Minimally invasive spinal fusion recovery — what to expect after surgery

Before scheduling your minimally invasive spinal fusion, it is important that you understand what to expect during your recovery period. Recovery for spinal fusion surgery varies depending on the individual and the type of stabilization surgery performed. However, there are some general postoperative guidelines to follow that will help you heal properly.

During your recovery period, we encourage you to review the postoperative guide found in your surgery packet. Your Care Partner has also been given instructions for your care for the first 24 hours after your surgery. If you have any questions regarding your recovery process, please contact our nurses and team on our 24/7 SPINE LINE. We are here to help you on your journey to recovery.

Postoperative recovery guide for minimally invasive spinal fusion

During your recovery period, it is important to move at your own pace. If at any time you feel pain or discomfort during an activity, stop immediately and rest. The most important aspect of a healthy recovery is to listen to your body and not push yourself beyond your limits. Even though you may feel healthy and pain-free, please remember that your body just endured spine surgery and needs to rest to heal efficiently.

In order to make your recovery period more effective, please follow these guidelines after your minimally invasive spinal fusion surgery:

  • Attempt to walk two to three times a day for the first week following your surgery. These walks should only last five to 10 minutes, and you should stop immediately if you feel any pain or discomfort.
  • Avoid staying in one position for long periods of time. Be sure to move around and change positions frequently throughout the day, except when sleeping.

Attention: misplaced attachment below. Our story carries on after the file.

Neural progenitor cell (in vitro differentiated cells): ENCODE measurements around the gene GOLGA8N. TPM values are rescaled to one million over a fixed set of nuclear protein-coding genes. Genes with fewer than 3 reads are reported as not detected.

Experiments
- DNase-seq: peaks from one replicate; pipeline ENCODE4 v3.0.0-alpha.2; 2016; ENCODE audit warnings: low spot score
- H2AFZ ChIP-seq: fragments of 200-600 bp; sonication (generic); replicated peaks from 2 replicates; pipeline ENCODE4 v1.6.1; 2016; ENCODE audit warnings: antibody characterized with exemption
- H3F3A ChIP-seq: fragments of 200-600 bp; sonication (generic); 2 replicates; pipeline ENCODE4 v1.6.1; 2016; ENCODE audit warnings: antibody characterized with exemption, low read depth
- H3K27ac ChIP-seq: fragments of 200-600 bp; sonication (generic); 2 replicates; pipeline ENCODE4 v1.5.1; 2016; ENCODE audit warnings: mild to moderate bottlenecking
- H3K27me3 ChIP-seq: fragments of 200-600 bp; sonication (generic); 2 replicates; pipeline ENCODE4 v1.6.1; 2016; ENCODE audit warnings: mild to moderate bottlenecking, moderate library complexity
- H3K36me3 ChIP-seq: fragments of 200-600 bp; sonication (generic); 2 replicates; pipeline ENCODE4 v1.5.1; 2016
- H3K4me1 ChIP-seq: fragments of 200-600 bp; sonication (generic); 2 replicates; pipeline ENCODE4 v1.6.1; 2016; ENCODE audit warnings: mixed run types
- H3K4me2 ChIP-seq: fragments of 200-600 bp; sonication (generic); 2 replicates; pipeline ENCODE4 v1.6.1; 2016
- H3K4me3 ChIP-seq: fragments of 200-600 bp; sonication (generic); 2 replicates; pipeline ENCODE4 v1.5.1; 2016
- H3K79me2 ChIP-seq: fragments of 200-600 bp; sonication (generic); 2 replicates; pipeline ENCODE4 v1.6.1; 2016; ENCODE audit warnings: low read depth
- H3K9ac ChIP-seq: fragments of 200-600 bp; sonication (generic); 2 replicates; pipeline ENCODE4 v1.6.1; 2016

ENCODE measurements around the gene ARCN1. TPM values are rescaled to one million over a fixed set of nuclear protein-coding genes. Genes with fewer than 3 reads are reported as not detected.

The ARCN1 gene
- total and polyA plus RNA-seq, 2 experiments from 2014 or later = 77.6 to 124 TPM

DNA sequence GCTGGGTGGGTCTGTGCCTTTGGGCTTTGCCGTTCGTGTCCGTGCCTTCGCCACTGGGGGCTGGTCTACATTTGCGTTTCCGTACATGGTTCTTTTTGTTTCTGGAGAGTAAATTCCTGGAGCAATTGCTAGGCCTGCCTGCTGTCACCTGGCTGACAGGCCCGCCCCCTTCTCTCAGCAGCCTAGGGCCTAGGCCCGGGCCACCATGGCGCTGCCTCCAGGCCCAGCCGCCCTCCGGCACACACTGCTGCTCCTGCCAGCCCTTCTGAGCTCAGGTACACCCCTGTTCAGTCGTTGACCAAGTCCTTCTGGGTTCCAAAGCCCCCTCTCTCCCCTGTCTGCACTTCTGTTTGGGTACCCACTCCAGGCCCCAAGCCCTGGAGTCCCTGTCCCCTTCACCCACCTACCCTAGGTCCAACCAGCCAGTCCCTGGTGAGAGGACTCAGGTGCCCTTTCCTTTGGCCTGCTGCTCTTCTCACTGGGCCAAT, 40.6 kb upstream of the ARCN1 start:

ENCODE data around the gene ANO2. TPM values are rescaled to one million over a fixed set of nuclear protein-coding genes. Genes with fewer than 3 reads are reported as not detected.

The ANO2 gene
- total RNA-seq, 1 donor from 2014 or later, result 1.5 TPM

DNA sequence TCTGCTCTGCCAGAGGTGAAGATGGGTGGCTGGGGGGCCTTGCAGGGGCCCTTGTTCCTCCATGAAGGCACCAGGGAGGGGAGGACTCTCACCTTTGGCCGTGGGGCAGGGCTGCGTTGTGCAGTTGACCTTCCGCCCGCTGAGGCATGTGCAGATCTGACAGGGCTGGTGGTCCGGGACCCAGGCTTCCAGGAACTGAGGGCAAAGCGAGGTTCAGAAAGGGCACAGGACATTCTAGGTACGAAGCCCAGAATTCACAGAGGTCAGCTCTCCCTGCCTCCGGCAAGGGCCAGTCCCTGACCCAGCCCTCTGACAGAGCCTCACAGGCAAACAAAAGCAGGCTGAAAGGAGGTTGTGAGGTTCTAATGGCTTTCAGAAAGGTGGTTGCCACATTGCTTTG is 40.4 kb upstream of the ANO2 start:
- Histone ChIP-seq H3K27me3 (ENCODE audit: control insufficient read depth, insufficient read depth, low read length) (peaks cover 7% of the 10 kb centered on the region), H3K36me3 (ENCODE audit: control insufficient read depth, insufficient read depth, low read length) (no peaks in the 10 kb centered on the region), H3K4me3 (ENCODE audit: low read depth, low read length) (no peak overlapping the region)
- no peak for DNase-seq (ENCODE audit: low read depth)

• Do not drive for the first 48 hours after your minimally invasive spinal fusion or until you’ve stopped taking pain medications or muscle relaxants completely. Avoid rough or uneven roads.
  • Be sure to try the daily activities and stretches posted on Spine-Exercises.com.

For a complete list of do’s and don’ts following your minimally invasive spinal fusion procedure, please refer to the postoperative guide in your surgery packet. If you have additional questions or concerns, contact our dedicated team.

Minimally invasive spinal fusion versus traditional spinal fusion

People facing the decision about whether or not to undergo a spinal fusion surgery for chronic neck or back pain should consider the differences between a traditional spinal fusion and our minimally invasive spinal fusion. During a traditional spinal fusion, a 6- to 8-inch incision is made across a large portion of the back, and surrounding muscles are cut or torn in order to fuse the vertebrae of the spine together. The average length of recovery for a traditional spinal fusion is about six months to a year, mainly because the muscles need time to heal properly before you can return to your normal functions.

At Laser Spine Institute, our minimally invasive spinal fusion is performed through a small incision, usually less than 1-inch in length. Instead of cutting through the surrounding muscles and tissues, our procedures simply move the muscles aside so we can properly access the vertebrae of the spine. This means that you will have a lower risk of complication and a shorter recovery period.^ Additionally, all of our procedures are performed in our outpatient surgery centers throughout the country, which means you have reduced hospital-associated costs.^

Advantages of Laser Spine Institute

  • No lengthy recovery^
  • Board-certified surgeons+
  • Less surgical blood loss^
  • A reduced risk of infection^
  • Patient satisfaction score of 98^
  • Patient recommendation score of 98 out of 100^

If you are interested in learning more about our minimally invasive spinal fusion, please reach out to us to schedule a free MRI review* and determine if you are a potential candidate for one of our procedures. We can help you recapture your quality of life from chronic spine pain and discomfort.